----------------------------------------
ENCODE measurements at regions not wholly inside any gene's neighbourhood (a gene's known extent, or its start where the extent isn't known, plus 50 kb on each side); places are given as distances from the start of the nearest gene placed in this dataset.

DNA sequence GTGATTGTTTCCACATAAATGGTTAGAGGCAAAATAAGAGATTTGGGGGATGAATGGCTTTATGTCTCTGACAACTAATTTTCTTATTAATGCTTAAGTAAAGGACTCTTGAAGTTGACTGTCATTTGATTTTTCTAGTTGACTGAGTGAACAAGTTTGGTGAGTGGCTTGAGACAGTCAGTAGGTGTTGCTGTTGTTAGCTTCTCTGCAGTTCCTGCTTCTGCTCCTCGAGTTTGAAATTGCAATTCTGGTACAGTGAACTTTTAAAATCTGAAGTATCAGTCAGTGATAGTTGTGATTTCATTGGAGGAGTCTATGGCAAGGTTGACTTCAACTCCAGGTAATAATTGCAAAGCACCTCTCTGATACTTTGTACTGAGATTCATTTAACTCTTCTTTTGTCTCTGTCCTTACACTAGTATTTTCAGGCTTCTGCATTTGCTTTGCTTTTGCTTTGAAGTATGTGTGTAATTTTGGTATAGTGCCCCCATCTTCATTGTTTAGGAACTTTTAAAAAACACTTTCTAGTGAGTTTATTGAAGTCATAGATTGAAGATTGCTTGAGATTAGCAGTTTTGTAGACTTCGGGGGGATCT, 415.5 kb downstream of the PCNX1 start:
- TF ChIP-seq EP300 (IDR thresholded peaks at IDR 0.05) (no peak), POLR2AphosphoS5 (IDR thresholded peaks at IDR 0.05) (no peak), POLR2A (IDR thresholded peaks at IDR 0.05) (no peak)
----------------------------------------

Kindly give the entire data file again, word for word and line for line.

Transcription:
ENCODE measurements at regions not wholly inside any gene's neighbourhood (a gene's known extent, or its start where the extent isn't known, plus 50 kb on each side); places are given as distances from the start of the nearest gene placed in this dataset.

DNA sequence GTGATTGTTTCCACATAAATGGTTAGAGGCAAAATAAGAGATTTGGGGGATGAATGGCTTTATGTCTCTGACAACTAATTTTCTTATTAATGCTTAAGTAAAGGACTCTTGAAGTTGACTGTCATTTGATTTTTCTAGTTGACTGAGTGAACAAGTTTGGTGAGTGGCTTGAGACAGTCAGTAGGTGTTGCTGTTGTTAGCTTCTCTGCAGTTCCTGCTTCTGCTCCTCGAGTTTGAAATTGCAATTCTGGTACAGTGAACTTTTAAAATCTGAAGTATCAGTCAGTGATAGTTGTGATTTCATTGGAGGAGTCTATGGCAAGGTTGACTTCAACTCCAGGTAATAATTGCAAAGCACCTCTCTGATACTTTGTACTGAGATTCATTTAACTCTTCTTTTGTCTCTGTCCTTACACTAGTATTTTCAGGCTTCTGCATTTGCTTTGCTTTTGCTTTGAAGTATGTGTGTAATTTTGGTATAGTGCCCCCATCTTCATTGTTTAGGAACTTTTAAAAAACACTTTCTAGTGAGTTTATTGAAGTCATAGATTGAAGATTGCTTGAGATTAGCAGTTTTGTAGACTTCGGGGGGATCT, 415.5 kb downstream of the PCNX1 start:
- TF ChIP-seq EP300 (IDR thresholded peaks at IDR 0.05) (no peak), POLR2AphosphoS5 (IDR thresholded peaks at IDR 0.05) (no peak), POLR2A (IDR thresholded peaks at IDR 0.05) (no peak)